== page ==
Iron is vital for the development
of brain. It also plays an important role in the formation of Red Blood Cells
(RBC), which carry oxygen to body tissues. Newborn babies receive their iron
stores while in the mother's womb, which means the mother's diet plays an
important role during pregnancy. Low birth weight or premature babies are at
increased risk of iron deficiency.
When you think of a child with
iron deficiency, the first thing that comes to your mind is a pale, weak child
who gets tired easily, but you rarely think of a child who is hyperactive or
has ADHD. A new study conducted in low birth weight babies now shows a link
between low iron levels and possible behavioral problems such as ADHD.
This study published in the Pediatrics
journal, entitled "Effects
of Iron Supplementation on LBW Infants on Cognition and Behavior at 3 Years"
was conducted by the scientists at Umeå University in Sweden. The study was
released online on Dec 10, 2012. Researchers found that giving iron supplements
to low birth weight babies may deter behavioral problems and lower the risk of
ADHD later in life.
The study was a randomized controlled trial,
wherein researchers compared 285 marginally low birth weight infants, defined
as weighing between 2,000 and 2,500 grams or about 4.4 to 5.5 pounds with 95
infants who had normal birth weight. Researchers randomly administered the low
birth weight babies with 0, 1, or 2mg/kg of iron supplement a day from six
weeks of age to six months of age.
At age three-and-a-half, these infants were
assessed for intelligence and behavior. The intelligence test was the primary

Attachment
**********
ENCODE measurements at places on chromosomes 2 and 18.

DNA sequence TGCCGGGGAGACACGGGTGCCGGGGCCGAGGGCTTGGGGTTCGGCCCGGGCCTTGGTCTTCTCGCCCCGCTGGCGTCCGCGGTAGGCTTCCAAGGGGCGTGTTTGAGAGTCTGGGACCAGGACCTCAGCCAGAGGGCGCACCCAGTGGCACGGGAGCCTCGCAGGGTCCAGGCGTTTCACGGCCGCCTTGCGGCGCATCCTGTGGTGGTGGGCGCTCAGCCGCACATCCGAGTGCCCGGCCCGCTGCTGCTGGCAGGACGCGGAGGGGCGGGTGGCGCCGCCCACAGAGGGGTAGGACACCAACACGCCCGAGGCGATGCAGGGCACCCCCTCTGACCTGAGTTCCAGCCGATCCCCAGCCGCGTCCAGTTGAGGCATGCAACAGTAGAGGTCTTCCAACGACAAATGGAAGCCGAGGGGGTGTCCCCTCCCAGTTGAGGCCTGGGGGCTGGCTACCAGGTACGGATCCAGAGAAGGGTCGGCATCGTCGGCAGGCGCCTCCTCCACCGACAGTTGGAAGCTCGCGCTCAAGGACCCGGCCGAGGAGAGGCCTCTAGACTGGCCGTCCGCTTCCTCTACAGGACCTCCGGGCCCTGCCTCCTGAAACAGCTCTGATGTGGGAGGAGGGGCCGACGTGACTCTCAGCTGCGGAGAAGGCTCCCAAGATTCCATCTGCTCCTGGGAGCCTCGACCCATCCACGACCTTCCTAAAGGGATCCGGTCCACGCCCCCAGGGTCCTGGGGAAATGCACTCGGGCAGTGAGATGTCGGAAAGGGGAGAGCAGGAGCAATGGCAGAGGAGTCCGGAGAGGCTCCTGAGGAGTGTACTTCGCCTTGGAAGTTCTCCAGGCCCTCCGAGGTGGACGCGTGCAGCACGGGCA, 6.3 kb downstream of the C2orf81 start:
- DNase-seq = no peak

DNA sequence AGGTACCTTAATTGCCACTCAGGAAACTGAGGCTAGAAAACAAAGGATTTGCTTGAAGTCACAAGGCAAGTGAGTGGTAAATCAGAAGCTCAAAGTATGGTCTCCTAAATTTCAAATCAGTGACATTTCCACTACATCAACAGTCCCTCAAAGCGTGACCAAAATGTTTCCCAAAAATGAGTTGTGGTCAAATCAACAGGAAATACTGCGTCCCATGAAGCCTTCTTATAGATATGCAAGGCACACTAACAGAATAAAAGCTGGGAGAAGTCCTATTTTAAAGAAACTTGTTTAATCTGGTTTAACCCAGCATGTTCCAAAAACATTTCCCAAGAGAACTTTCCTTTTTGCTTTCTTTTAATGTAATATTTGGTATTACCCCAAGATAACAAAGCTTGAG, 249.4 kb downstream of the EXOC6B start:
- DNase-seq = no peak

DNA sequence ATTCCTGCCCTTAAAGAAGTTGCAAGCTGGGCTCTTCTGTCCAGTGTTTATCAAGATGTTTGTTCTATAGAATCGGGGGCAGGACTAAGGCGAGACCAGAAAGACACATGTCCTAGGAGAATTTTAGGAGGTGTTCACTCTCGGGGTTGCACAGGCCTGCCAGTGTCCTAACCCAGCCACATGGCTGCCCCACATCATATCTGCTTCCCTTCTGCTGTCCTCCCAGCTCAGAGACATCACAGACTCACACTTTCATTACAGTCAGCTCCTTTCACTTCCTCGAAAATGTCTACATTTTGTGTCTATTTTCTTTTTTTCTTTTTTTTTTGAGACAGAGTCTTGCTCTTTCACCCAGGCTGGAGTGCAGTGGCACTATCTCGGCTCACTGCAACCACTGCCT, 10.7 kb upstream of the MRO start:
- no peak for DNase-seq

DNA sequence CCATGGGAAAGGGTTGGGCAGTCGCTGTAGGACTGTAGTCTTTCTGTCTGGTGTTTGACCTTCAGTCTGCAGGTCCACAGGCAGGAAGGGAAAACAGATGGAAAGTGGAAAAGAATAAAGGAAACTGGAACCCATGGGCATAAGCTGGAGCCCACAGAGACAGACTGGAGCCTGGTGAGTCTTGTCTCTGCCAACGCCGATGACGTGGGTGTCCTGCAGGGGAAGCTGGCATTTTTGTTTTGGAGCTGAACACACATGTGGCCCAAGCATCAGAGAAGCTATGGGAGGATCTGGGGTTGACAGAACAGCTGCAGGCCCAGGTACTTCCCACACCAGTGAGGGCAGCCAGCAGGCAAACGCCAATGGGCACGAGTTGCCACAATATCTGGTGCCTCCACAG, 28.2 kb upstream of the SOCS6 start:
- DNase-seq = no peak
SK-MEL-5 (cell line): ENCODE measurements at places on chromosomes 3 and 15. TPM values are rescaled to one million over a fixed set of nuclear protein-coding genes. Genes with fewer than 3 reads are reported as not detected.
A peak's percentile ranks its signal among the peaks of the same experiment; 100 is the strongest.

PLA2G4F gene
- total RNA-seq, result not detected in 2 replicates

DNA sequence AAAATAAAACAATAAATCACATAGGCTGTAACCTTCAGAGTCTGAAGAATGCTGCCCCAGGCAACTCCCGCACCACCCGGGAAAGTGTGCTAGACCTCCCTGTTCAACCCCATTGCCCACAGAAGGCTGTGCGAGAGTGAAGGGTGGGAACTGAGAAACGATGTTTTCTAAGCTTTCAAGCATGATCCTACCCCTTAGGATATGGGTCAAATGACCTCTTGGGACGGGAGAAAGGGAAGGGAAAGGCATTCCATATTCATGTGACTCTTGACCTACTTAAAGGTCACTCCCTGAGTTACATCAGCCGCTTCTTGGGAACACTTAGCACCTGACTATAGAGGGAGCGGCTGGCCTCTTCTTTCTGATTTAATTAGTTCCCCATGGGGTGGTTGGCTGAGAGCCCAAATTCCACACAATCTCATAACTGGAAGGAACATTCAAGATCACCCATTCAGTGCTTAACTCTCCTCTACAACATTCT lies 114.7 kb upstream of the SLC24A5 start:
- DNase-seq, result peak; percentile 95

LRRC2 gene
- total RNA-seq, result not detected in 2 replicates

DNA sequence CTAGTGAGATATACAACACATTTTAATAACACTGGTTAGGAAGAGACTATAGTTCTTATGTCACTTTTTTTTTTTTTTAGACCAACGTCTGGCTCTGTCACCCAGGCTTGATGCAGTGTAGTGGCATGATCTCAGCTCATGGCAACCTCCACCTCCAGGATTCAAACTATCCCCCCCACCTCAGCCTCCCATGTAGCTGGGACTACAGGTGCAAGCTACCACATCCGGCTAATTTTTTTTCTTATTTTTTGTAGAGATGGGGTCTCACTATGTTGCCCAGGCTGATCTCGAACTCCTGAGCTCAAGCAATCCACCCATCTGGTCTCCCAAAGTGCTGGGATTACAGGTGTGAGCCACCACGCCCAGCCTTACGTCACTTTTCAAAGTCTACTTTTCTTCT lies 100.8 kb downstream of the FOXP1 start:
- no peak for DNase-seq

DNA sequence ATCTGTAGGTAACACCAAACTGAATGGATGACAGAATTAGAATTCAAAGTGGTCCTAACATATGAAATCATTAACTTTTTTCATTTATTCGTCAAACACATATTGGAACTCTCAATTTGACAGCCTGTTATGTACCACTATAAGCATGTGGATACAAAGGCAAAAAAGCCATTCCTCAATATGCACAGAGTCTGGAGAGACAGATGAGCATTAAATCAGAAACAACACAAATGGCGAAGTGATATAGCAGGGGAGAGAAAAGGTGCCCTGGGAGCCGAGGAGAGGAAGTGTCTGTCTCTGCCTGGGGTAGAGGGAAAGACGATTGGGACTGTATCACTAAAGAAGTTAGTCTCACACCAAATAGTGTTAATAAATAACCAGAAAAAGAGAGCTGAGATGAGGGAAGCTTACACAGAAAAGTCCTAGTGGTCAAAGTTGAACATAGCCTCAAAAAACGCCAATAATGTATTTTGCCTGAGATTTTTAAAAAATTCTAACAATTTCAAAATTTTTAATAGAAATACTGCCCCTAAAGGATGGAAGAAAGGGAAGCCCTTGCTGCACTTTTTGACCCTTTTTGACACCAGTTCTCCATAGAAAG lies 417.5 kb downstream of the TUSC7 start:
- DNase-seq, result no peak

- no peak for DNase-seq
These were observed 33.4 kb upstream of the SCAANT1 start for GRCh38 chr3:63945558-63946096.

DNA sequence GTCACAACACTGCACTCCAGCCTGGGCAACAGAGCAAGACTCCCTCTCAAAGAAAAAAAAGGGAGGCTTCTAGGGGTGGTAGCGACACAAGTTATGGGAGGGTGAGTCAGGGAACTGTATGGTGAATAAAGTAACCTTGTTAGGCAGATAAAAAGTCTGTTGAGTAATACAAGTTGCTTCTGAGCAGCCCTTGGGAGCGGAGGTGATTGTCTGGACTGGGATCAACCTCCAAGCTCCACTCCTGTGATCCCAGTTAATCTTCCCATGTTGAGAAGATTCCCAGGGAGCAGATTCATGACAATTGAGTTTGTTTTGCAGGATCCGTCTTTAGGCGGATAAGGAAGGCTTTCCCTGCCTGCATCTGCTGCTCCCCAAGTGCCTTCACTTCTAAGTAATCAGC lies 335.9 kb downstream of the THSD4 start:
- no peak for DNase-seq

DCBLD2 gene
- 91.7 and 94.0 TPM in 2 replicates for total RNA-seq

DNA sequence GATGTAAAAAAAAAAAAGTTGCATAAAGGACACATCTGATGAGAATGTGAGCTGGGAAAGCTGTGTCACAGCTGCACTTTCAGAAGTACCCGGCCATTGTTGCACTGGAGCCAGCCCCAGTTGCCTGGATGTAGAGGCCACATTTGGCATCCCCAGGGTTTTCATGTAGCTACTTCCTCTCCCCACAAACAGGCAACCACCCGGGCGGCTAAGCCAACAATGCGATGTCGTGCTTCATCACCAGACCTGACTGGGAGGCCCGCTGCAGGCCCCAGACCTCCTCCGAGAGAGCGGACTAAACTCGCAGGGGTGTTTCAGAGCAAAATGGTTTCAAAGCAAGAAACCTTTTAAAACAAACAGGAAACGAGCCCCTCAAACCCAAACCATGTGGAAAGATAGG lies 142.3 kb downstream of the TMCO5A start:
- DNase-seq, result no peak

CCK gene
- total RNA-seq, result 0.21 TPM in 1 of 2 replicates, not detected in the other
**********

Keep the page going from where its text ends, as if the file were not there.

outcome and the behavioral assessment was the secondary outcome. It was found
that there were no significant differences in IQ between the low birth weight
groups and the normal-weight control group. Hence it was concluded that the
iron supplements did not show an effect when it dealt with intelligence.
However, for behavioral problems
like ADHD, there was a significant effect from the iron supplements. Of the low
birth weight infants who received no iron supplements, 12.7 percent showed
signs of behavior problems, compared to 2.9 percent of infants in the 1-mg
group and 2.7 percent of the 2-mg group. In the control group, 3.2 percent of
children showed signs of behavioral problems.
The researchers wrote "These
results not only suggest that the increased risk of behavioral problems in
children with low birth weight may be partially prevented but also lend support
to a causal relationship between preventive iron supplementation and improved
neurobehavioral development in infants at risk for iron deficiency."
The scientists also thought that
additional randomized trials, exploring the effects of iron supplements in
other settings and in larger populations were needed.
1. Iron Supplements Reduce ADHD in Low Birth Weight Infants, Insciences
2. Iron may give small
Babies Behavioral Boost, Medpage Today